On Feb. 28, 2001, I was in middle school, in the computer lab. I remember it vividly. Partway through class, our room started violently shaking. It felt like our school had been placed on top of a slab of cafeteria Jell-O, and someone was shaking the tray as hard as they could.
Continue reading OPINION | The Next ‘Big One’ Could Mean Big Displacement for Seattle’s Black Population
by Ronnie Estoque
On Saturday, Feb. 11, the Museum of History & Industry (MOHAI) will be partnering with the Black Heritage Society of Washington State (BHS) to host a community event titled Building with Purpose: Black Architects and Community Agency from 11 a.m. to 1 p.m at the MOHAI Microsoft Lakefront Pavilion. The event will feature On the Boards curatorial fellow Berette Macaulay, Revere XR founder Yolanda Barton, Vanishing Seattle founder Cynthia Brothers, architect Laurie Allison Wilson, and museum consultant Jackie Peterson. Rachel Spence is a programs manager at MOHAI and helped organize the event alongside BHS President Stephanie Johnson-Toliver.
“We’re grateful to be in partnership with BHS and feel honored to help facilitate conversations around equitable development and the role of Black architects in creating a livable city,” Spence said. “We hope our audience goes away feeling connected to their built environments, and that they feel inspired to fight for community-driven development.”
Continue reading Black Heritage Society Partners With MOHAI to Host Black Architects and Community Event
by Ronnie Estoque
I grew up in a yellow house on Willow Street just a block away from Brighton Elementary (now known as Martin Luther King Jr. Elementary), where I attended school. Many of my childhood memories consist of me riding bikes with my friends around our hilly neighborhood. We would race each other and order ice cream from the local driver on summer days that seemed to breeze by way too fast.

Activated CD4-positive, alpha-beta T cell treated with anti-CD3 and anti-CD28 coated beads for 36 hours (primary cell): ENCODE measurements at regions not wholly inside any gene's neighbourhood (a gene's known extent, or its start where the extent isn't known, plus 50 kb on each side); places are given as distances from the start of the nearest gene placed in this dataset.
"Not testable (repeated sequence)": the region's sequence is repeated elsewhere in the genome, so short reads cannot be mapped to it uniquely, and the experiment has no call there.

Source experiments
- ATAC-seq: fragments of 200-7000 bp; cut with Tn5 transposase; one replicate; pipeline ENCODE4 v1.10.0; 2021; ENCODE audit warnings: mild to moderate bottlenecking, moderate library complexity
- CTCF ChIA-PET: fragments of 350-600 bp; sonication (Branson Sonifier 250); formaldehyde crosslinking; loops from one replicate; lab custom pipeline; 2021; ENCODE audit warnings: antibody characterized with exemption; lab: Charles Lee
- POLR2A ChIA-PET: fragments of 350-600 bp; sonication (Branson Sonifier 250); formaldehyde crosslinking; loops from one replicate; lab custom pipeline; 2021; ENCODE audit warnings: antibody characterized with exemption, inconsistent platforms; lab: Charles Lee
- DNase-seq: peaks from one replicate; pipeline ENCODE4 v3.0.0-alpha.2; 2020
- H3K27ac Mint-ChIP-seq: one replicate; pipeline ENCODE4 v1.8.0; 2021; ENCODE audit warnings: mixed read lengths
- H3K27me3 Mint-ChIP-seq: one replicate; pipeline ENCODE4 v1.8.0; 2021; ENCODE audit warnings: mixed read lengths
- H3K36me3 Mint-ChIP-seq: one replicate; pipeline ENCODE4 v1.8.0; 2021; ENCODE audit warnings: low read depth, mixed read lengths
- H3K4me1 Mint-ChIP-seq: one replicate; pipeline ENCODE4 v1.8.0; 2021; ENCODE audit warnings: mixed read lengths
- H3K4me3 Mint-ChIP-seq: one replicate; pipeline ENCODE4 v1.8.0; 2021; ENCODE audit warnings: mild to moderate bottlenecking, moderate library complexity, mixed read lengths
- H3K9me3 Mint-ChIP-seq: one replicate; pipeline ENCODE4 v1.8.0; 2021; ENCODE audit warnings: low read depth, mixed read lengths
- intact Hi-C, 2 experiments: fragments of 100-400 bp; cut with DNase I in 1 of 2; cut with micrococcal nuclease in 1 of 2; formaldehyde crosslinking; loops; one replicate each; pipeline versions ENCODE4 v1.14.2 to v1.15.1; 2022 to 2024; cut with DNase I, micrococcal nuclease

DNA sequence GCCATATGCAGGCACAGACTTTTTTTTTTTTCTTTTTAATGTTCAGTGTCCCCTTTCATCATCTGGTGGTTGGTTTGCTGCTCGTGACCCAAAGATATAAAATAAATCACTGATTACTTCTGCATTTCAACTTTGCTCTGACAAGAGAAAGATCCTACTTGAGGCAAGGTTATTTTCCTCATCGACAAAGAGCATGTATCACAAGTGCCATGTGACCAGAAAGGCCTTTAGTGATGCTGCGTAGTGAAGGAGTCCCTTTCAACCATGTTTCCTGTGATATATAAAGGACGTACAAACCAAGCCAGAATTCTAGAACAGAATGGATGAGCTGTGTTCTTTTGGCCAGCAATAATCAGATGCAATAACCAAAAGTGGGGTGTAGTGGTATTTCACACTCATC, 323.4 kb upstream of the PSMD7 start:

Continue reading OPINION | Willow Street Reflections
by Ruba Ayub
Every day, I take the A Line to the Tukwila light rail station from my home, then I walk from the station to work at an elementary school. On my walk, I pass new buildings — the type that you see in Seattle’s bougie areas — overpriced apartments, justice centers, and other expensive urban infrastructures typically protected by over-policing and built-over, bulldozed Black, Brown, and immigrant-owned shops and community spaces.
Continue reading OPINION | My Tukwila Is Not the Same
by Sarah Goh, photos by Jaidev Vella
In South Seattle’s Columbia City neighborhood, Polar Cleaners has made its home at the southwest corner of Rainier Square Plaza for almost 50 years. As the only safe laundromat in the area, Polar Cleaners has become a community lifeline and place for neighbors to gather.
Owner Bonniejean Crone worked at the laundromat for over 30 years and took over the business in April of last year. Today, she is fighting to keep her neighborhood business after Kimco Realty, a real estate corporation headquartered in New York that recently bought the property, abruptly terminated her lease and threatened to move in new tenants. News of this sudden termination spread throughout the community, with many neighbors sending flowers, writing letters, and protesting the removal of their beloved laundromat.
Continue reading Columbia City’s Polar Cleaners Laundromat Faces Closure